According to the authors, the idea that refugia were responsible for generating species diversity in the Amazon has been heavily criticized. However, the new findings suggest that the refugia theory may need to be reevaluated.

"Even though we found support for the refugia hypothesis, our results suggest that climate changes had a different effect on each species, even though they are very closely related. This goes against the way people have thought about refugia in the past, and it highlights how difficult it is to generalize when it comes to making predictions about how climate change affects species," said Solomon."

Citation: Solomon SE, Bacci M Jr, Martins J Jr, Vinha GG, Mueller UG (2008) Paleodistributions and Comparative Molecular Phylogeography of Leafcutter Ants (Atta spp.) Provide New Insight into the Origins of Amazonian Diversity. PLoS ONE 3(7): e2738. doi:10.1371/journal.pone.0002738

Tuesday, July 15, 2008

E. O. Wilson working on a novel

Apparently, he would write a novel.

In a recent article in the New York Times, E. O. Wilson is said to be working on his first novel:

"Over lunch he describes his novel in progress, currently titled “Anthill.” Its contents have occasioned certain differences of emphasis between himself and his publisher, even though it was his editor at Norton, Robert Weil, who suggested he write it. Dr. Wilson would like ants to play a large role in the novel, given all the useful lessons that can be drawn from their behavior. The publisher sees a larger role for people and a smaller, at most ant-sized, role for ants. The novel is rotating through draft after draft as this tension is worked out."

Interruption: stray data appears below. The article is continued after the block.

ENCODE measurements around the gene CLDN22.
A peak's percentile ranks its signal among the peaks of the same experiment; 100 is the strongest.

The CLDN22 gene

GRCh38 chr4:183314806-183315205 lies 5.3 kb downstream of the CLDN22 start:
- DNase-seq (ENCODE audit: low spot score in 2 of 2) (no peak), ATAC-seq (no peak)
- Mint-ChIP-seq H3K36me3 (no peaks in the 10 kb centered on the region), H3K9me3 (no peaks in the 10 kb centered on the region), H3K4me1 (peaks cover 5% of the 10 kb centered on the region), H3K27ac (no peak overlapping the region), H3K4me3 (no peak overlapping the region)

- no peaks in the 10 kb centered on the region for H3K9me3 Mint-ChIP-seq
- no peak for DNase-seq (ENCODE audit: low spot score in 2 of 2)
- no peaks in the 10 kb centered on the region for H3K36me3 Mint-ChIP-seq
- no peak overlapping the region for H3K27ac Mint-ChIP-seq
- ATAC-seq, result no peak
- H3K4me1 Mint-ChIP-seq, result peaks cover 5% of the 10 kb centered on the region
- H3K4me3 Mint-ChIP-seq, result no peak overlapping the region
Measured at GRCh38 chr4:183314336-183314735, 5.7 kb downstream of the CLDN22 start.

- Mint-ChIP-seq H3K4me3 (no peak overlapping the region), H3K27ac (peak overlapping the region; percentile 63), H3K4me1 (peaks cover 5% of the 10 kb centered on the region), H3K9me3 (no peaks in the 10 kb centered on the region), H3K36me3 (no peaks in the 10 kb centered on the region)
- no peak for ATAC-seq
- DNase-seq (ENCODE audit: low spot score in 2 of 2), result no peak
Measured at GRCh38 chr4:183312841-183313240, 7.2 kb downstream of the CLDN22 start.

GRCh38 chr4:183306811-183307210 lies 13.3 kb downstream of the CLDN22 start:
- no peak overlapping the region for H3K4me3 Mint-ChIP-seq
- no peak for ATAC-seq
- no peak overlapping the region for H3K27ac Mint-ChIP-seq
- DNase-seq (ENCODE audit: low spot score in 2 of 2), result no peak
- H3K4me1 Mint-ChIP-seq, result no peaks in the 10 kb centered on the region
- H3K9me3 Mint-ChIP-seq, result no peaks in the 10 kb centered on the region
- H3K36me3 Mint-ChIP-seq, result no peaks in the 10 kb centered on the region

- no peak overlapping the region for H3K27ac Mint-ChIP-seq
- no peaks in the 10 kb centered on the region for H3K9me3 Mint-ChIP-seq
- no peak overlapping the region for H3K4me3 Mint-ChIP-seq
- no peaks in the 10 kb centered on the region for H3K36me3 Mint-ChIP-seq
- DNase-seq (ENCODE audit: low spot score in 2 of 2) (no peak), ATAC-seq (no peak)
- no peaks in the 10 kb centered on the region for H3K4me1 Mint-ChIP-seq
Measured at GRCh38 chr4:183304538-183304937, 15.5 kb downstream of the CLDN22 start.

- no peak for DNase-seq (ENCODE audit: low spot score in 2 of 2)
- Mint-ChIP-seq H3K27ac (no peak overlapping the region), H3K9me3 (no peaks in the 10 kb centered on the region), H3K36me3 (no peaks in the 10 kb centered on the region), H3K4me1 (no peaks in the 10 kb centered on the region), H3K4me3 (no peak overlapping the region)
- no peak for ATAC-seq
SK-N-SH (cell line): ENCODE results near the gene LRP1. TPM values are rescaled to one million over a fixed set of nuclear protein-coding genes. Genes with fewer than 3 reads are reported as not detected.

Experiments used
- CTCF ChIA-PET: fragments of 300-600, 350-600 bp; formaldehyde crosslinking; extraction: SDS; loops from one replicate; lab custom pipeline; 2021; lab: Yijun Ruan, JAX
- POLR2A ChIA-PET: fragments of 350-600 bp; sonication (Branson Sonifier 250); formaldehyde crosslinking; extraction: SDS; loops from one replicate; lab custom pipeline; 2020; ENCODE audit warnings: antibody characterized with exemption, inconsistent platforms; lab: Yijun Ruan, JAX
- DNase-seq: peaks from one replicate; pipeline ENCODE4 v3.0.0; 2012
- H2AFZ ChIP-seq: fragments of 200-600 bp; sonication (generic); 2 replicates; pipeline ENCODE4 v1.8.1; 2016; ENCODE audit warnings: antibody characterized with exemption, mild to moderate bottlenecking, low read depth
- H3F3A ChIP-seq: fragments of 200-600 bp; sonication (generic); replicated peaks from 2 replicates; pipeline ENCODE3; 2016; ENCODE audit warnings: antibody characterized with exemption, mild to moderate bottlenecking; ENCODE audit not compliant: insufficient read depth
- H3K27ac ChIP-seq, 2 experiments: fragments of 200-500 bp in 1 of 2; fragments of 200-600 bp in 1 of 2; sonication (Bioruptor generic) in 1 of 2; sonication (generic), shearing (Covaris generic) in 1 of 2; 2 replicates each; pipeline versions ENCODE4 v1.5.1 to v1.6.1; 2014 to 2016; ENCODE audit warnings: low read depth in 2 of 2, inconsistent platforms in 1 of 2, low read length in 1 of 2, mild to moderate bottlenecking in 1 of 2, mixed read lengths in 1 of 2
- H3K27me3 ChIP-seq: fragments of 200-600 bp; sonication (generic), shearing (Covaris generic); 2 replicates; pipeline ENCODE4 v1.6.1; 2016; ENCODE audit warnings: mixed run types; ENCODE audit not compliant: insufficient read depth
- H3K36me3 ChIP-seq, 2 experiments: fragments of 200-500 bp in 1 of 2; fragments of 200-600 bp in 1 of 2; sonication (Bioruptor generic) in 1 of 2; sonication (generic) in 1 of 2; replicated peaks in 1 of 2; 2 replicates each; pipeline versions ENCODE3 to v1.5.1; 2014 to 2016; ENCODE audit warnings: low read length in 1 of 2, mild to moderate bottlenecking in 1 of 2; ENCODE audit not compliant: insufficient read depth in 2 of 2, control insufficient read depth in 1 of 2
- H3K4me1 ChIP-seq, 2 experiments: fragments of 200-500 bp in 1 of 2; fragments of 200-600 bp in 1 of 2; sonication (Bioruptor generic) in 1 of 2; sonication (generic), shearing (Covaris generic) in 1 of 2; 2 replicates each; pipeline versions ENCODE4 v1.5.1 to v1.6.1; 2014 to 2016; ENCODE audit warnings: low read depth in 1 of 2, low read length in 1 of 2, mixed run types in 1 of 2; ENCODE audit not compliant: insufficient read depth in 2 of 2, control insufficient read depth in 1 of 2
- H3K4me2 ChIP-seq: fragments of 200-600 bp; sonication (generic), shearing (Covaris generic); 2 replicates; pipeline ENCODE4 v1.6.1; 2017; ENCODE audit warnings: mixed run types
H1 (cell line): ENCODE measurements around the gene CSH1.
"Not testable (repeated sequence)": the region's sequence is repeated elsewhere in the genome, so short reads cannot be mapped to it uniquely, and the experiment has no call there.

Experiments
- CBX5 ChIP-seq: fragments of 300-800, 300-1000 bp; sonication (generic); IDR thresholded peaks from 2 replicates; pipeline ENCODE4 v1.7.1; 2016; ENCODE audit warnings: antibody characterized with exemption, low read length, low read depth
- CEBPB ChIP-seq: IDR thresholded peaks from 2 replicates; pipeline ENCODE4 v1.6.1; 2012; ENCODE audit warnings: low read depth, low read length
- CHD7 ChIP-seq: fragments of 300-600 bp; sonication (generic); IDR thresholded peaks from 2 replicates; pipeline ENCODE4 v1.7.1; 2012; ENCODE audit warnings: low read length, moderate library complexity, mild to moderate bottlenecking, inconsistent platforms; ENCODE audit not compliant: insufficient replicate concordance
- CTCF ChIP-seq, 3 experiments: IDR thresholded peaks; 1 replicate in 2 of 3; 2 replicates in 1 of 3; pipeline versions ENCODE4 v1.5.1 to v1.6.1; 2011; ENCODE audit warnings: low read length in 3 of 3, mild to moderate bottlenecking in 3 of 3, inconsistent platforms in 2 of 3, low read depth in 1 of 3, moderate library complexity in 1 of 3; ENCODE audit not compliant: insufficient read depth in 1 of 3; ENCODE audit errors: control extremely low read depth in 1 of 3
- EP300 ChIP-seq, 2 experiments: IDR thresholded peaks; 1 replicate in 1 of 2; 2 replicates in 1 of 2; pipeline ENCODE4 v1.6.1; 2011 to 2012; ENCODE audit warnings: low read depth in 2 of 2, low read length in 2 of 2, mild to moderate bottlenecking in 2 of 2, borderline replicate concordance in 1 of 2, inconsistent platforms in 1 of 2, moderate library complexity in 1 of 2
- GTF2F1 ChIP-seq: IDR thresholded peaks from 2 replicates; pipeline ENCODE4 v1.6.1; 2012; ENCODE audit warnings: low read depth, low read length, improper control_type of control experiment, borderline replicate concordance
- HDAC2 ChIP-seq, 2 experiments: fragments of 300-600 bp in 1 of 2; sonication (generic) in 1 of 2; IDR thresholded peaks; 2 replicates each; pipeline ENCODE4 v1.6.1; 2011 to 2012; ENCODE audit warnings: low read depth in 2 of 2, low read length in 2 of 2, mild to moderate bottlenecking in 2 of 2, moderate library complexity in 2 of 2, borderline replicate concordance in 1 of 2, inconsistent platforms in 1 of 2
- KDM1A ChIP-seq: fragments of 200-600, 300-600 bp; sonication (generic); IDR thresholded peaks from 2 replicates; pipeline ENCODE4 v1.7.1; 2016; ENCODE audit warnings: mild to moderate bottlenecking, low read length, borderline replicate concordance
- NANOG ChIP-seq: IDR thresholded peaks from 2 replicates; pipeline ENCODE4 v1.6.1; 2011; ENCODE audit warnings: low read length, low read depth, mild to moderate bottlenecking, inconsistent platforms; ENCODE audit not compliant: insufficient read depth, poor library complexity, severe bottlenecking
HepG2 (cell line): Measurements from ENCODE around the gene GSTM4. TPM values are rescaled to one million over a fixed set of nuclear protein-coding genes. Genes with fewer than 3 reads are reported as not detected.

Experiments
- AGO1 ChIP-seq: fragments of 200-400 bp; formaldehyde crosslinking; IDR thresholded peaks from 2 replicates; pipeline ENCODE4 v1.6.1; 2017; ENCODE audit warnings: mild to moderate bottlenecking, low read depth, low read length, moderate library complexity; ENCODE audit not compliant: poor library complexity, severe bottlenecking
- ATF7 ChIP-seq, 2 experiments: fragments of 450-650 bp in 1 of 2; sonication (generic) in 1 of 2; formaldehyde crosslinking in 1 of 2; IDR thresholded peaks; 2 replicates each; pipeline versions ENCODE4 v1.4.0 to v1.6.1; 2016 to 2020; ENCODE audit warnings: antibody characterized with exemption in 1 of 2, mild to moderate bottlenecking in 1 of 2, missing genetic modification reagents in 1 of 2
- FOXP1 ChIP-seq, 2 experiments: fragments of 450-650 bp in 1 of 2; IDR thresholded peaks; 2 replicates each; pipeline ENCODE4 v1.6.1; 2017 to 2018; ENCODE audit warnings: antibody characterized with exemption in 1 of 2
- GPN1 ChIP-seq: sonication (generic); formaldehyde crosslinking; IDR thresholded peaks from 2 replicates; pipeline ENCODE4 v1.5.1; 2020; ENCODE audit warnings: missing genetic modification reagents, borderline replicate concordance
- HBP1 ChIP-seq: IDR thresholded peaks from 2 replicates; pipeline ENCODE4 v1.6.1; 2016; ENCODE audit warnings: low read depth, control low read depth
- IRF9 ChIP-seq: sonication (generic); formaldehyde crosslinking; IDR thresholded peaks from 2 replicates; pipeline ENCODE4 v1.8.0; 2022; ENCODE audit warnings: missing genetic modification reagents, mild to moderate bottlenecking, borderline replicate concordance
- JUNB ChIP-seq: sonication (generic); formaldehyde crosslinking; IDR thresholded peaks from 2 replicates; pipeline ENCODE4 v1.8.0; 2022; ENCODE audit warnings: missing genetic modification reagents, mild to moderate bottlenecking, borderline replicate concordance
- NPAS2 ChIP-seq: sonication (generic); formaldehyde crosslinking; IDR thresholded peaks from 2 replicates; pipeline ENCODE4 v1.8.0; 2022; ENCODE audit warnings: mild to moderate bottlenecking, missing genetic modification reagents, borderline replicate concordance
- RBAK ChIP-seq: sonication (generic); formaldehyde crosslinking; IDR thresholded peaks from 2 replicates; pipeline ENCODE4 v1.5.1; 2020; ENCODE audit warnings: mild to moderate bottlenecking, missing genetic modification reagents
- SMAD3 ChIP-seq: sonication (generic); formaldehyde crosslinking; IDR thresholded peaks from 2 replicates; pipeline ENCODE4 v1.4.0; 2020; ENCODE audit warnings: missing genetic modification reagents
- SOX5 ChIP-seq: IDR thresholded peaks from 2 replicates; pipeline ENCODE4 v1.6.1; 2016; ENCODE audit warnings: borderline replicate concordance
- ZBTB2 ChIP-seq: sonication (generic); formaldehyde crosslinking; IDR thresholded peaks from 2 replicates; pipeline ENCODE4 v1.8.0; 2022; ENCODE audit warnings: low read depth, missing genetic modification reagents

I can't wait to read it.

Monday, July 07, 2008

Primary vs. Secondary forest

Photo: Tiputini Biodiversity Station -- tower view

It occurs to me that I am not doing a good job of living up to my blog mission statement. More specifically, I have not been "keeping track (for my own benefit) of my daily progress in the identification of the ant fauna of Tiputini Biodiversity Station in Ecuador, the analysis of that data, and the pursuit of my PhD." To remedy that situation, I shall tell you what I am doing right now.

Right now I am working on a paper comparing ant diversity in primary vs. secondary forest. This is from a small pilot study Amy Mertl and I did in 2002. It was our first visit to Tiputini, our first field season, and our first attempt at identifying ants. We were not very good. We would sit together in the lab, one of us with a key and the other at the microscope. We had never heard of pinning so we just looked at them in alcohol. We had never heard of Bolton, so we used the key in The Ants. One of us would read through the key couplet by couplet and the other one would say things like, "I guess the first one" or "what the hell does that mean?" or "is there a third option?" or "why don't you take a look." And no one was around to tell us if we got anything right (or wrong). It's a miracle we got anything right at all. Of course, the beauty of keeping your ants in alcohol is that you can go back and re-identify them. :)

Interested in how biodiversity is affected when primary forest is cut down and then allowed to regrow? There is an interesting article in a recent issue of Science on rainforest biodiversity in recovering forests. Check it out here.